Shock departure at Stanmore
Wednesday 07 December 2016
Founder, former CEO, and third largest shareholder of Stanmore Coal Nick Jorss has made a surprise exit from the board of the company he created this week.
His decision to resign has surprised a few in the market and came just a day before he was scheduled to stand for reelection as possibly deputy chairman at the AGM.
In a statement, Stanmore said his resignation would take immediate effect.
“Nick Jorss has resigned as a director of the company effective today,” they said.
“Mr Jorss will continue to assist with the transition of new Managing Director Dan Clifford over the coming months, and remains a significant shareholder in the company.
“He will leave the company to pursue other business interests.”
The last twelve months have been good for Stanmore, with their share price increasing more than threefold off the back of vastly improved coal prices, and their ability to start exporting coal just six months after buying the Isaac Plains Mine (IPM) in a complicated deal.
However, the restart has not been without its problems.
Chairman Neville Sneddon said they missed their high wall mining targets by around a third, and wet weather has cut production at the above ground operations.
“The open cut has not been without its challenges,” he said.
“Overall, open cut production has been below plan due to changes in the mining path and minor weather timing impacts.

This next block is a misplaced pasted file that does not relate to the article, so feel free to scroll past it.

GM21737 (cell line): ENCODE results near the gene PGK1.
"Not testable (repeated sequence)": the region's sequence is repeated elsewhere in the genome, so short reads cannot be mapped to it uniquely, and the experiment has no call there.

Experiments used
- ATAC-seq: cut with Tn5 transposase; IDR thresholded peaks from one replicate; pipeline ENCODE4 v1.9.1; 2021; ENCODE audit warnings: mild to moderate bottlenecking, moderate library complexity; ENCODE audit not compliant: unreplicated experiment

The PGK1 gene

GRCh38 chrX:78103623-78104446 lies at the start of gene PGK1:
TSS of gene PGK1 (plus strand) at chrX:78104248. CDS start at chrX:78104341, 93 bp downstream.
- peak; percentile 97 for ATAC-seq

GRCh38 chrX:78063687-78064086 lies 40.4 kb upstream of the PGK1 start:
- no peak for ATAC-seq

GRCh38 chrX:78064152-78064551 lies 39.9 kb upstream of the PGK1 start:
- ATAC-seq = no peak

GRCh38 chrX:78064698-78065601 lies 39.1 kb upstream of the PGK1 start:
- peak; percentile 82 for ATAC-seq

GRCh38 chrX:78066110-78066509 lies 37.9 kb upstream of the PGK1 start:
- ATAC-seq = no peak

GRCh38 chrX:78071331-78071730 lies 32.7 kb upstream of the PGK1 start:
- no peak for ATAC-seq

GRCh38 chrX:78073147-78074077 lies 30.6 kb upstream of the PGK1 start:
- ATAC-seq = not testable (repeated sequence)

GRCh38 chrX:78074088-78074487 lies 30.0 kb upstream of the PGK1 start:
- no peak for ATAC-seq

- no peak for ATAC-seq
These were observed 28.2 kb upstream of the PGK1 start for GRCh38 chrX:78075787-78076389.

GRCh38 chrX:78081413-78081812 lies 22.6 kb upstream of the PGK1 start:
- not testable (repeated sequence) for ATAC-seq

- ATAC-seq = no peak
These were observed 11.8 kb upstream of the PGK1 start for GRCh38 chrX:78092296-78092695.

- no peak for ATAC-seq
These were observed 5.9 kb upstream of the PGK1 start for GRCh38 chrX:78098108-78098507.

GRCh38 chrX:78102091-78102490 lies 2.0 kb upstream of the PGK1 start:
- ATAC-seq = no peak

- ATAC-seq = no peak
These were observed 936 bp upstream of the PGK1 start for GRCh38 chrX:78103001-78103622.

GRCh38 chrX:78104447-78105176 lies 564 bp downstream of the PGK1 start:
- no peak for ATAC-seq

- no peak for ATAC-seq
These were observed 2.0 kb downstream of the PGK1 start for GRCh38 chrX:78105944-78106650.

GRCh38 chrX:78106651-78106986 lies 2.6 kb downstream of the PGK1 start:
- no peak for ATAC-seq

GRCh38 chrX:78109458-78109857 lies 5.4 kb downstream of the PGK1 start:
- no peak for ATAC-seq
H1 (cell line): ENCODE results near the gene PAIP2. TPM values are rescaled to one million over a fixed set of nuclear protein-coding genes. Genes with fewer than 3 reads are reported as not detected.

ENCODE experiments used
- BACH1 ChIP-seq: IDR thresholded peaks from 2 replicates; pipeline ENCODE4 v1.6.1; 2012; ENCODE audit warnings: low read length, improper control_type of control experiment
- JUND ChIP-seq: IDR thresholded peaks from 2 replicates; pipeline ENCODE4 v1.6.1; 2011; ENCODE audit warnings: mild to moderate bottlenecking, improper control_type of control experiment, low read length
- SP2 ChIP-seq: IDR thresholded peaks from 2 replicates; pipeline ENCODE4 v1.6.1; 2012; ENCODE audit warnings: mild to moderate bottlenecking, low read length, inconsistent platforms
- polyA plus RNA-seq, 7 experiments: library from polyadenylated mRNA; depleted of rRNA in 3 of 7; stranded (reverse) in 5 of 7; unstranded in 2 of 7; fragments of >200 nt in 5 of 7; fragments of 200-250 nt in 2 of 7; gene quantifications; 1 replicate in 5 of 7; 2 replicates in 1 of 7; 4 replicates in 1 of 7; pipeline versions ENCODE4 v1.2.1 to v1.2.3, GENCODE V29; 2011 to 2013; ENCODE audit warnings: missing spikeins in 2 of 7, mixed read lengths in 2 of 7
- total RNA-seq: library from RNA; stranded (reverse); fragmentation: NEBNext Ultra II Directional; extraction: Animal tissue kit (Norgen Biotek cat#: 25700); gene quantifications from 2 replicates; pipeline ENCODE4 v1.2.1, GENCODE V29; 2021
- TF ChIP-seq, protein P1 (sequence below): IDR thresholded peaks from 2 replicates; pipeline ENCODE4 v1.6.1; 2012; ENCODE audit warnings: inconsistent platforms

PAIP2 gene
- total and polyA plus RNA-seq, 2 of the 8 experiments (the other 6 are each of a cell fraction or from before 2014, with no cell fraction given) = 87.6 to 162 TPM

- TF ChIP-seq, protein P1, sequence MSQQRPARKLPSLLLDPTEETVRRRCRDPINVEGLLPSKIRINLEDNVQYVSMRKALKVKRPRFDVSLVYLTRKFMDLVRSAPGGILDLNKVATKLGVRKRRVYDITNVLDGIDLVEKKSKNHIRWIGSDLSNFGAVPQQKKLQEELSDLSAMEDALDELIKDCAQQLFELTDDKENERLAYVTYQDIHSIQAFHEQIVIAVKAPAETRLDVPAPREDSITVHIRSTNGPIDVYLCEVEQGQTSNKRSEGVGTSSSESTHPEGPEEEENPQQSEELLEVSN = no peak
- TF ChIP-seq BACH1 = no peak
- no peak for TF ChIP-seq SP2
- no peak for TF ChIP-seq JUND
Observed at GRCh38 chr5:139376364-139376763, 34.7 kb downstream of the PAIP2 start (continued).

“However open cut production remains in line with previous guidance for the year.”
The company has also had some issues with its dragline, and has not been able to get consistent high performance from the wash plant, although they have noted their knowledge of the site has “improved”.
The biggest implication for the production stoppages is that they have not been able to fulfil all their export sales contracts - which were set at very low prices negotiated before the current price rally.
Which Stanmore says means they have not benefited from the booming spot market coal prices.
“The management of working capital has been challenging in recent months due to some variability in shipping schedules and the nature of our semi-soft coking coal contracts whereby carry-over tonnes need to be delivered before the price resets to the latest quarterly benchmark,” Stanmore said.
“The recent months have therefore been the tightest for the company resulting in the drawdown of $US6 million from the Taurus working capital facility”
Adding further to the cash flow pressure has been the payment of royalties to the mine's former owners.
Under an agreement negotiated when they purchased IPM, Stanmore pays a fee when the coal price reaches A$160 (HCC Index).
With the price tearing past that level, Stanmore have effectively been getting paid low prices, but paying a royalty based on high prices.
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